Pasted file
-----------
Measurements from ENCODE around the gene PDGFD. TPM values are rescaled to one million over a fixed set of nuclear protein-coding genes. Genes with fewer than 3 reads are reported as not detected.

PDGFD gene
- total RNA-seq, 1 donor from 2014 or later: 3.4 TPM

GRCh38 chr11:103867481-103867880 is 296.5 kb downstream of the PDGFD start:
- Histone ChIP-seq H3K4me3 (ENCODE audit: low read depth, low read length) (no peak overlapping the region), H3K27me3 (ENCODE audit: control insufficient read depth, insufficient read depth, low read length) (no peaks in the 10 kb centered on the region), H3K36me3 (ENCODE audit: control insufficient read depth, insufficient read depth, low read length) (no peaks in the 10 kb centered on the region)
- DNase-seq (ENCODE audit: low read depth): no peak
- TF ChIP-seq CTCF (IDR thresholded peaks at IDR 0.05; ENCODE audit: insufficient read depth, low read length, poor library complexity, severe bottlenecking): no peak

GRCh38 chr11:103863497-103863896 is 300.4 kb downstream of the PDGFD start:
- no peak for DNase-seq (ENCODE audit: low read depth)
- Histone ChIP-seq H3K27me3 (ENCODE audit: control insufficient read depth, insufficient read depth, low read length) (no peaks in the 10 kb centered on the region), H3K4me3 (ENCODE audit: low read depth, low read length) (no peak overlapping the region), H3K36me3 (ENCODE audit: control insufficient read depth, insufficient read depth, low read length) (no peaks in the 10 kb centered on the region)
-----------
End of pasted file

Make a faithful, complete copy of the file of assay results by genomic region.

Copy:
Measurements from ENCODE around the gene PDGFD. TPM values are rescaled to one million over a fixed set of nuclear protein-coding genes. Genes with fewer than 3 reads are reported as not detected.

PDGFD gene
- total RNA-seq, 1 donor from 2014 or later: 3.4 TPM

GRCh38 chr11:103867481-103867880 is 296.5 kb downstream of the PDGFD start:
- Histone ChIP-seq H3K4me3 (ENCODE audit: low read depth, low read length) (no peak overlapping the region), H3K27me3 (ENCODE audit: control insufficient read depth, insufficient read depth, low read length) (no peaks in the 10 kb centered on the region), H3K36me3 (ENCODE audit: control insufficient read depth, insufficient read depth, low read length) (no peaks in the 10 kb centered on the region)
- DNase-seq (ENCODE audit: low read depth): no peak
- TF ChIP-seq CTCF (IDR thresholded peaks at IDR 0.05; ENCODE audit: insufficient read depth, low read length, poor library complexity, severe bottlenecking): no peak

GRCh38 chr11:103863497-103863896 is 300.4 kb downstream of the PDGFD start:
- no peak for DNase-seq (ENCODE audit: low read depth)
- Histone ChIP-seq H3K27me3 (ENCODE audit: control insufficient read depth, insufficient read depth, low read length) (no peaks in the 10 kb centered on the region), H3K4me3 (ENCODE audit: low read depth, low read length) (no peak overlapping the region), H3K36me3 (ENCODE audit: control insufficient read depth, insufficient read depth, low read length) (no peaks in the 10 kb centered on the region)